How Being Tested by Depression Brought Growth

Man holding lamp in the darkness

How Being Tested by Depression Brought Growth


Here's something not everyone knows about me: a few times in my life, I've had to deal with depression.

When I was a teenager I struggled with it quite a bit, like a dark cloud that just followed me around wherever I went. There were periods where it was really apparent, and then maybe a year or so where it wasn't that bad. When it was bad it was hard to see anything in a positive light. It felt like I was just grinding along in life without any real reason to be. The future? Why be hopeful about it? The present is such a struggle, why would I assume things will get better?

Depression and hope have a hard time co-existing.

Looking back on that time I can see a lot of things that contributed to my depression. I don't mean to say there is a simple cause, as depression is often a combination of things- situational, biological, hormonal, relational, developmental, etc. I do think that a couple of these were at play in my depression, but I also think that personal decisions played a part. Prominently among them was a tendency I had to refuse to forgive people that I felt hurt by.

I outgrew this tendency in my 20s, and also experienced a resurgence in my faith (maybe there was a strong correlation here). This period of my life was marked by great joy and happiness, and I felt largely liberated from depression. I looked back at it and chalked it up to adolescent challenges and filed it under "simply part of growing up."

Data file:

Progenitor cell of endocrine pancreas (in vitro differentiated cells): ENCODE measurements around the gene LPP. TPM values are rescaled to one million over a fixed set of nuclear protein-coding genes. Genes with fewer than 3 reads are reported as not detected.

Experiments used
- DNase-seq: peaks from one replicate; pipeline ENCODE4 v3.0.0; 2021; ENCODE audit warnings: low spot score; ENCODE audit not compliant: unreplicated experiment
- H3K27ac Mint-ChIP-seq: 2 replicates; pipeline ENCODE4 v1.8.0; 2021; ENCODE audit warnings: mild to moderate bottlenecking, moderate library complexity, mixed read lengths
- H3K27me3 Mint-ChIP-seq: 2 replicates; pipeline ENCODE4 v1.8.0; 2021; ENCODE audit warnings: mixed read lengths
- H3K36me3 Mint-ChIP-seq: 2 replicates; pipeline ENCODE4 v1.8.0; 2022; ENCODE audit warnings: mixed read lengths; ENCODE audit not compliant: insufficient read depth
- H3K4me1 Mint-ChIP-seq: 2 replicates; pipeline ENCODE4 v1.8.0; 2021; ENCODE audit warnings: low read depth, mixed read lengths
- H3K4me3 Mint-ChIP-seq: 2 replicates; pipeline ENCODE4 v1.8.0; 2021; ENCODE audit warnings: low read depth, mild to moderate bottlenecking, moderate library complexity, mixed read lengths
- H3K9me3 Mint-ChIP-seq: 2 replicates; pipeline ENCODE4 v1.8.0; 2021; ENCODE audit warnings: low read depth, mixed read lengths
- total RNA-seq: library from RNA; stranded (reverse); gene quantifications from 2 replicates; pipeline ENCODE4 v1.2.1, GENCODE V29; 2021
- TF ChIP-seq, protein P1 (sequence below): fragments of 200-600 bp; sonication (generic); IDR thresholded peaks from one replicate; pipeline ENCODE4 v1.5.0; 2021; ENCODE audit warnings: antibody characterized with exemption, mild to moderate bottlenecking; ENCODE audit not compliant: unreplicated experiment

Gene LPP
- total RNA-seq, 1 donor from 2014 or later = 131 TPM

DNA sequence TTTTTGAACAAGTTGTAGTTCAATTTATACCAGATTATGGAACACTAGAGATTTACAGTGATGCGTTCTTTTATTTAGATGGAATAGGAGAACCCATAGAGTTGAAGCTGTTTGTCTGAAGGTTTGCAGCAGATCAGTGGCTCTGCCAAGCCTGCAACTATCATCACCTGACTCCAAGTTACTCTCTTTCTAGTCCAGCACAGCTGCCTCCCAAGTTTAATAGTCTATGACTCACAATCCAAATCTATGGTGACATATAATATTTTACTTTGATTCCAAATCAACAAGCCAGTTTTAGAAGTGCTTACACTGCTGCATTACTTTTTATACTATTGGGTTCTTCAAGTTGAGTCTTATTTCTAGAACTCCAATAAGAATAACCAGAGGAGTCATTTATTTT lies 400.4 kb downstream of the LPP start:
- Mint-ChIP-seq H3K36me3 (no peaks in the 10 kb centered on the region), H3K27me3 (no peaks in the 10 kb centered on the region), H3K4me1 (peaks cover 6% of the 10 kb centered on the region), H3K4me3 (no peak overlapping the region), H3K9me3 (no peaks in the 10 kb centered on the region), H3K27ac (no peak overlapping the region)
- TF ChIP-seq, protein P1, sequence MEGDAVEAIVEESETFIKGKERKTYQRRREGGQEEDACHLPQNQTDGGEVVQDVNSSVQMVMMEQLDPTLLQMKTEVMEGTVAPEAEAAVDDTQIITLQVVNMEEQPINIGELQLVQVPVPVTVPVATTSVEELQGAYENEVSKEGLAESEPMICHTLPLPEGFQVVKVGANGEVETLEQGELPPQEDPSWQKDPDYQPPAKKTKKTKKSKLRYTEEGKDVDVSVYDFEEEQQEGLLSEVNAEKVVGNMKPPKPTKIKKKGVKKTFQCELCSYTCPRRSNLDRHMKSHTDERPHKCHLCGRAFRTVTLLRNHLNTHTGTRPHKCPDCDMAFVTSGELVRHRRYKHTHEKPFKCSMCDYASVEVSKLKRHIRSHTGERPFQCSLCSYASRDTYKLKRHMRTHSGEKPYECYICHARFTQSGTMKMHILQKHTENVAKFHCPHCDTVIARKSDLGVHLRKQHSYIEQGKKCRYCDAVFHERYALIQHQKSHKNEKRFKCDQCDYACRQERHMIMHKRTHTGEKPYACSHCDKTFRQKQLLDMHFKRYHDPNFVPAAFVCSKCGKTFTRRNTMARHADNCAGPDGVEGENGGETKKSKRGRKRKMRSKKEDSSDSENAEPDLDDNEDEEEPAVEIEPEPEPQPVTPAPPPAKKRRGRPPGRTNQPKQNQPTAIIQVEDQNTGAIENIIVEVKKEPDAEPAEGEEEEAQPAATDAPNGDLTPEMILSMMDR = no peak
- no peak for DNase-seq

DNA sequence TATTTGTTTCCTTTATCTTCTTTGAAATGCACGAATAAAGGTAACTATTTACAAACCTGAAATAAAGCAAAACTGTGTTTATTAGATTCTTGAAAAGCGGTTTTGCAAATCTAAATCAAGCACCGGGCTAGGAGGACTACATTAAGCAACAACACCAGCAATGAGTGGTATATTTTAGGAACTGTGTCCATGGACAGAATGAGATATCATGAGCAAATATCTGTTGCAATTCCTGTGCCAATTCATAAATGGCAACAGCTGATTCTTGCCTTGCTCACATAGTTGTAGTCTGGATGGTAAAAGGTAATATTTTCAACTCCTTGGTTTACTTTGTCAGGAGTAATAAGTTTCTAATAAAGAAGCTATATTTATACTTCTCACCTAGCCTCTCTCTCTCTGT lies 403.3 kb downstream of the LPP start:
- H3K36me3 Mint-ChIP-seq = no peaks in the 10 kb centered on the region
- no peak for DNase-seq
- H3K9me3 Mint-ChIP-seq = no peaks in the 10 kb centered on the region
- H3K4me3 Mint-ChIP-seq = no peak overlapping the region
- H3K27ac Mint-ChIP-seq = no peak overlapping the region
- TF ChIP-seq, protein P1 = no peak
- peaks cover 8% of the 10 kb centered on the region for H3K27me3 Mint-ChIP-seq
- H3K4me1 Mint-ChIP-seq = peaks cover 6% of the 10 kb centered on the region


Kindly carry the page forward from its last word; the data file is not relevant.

Then, not so long ago, it returned.

When depression hit me this time I was already married and a father. Still a man of faith, I looked around my life and had really everything I ever wanted. Beautiful wife. Wonderful kids. A relationship with God. What was there to be depressed about?

Because everything was so good in my life I had a very hard time accepting that I was depressed. But those close to me could see that I wasn't quite myself- I looked tired; I didn't have my regular wit and quick quips; I wasn't smiling or laughing much; I was impatient and easily frustrated, overly critical, etc. I had anxiety about many things.

I didn't feel like myself, either. I felt like I was stuck with someone else's personality.

Depression made me feel like I was stuck with someone else's personality. #BellLetsTalk

This time, depression really snuck up on me. But one of the blessings of having experienced it before was that I knew people to talk to about it- my family doctor, a counsellor, a psychiatrist, my spiritual director, family members.... I really did struggle though with telling friends. Part of me (a big part) really wanted my depression to remain a secret. I didn't want to appear weak. I would share with them that I had anxiety (which in my case was a symptom of depression), because anxiety didn't sound as bad. Depression was going to be my dark secret.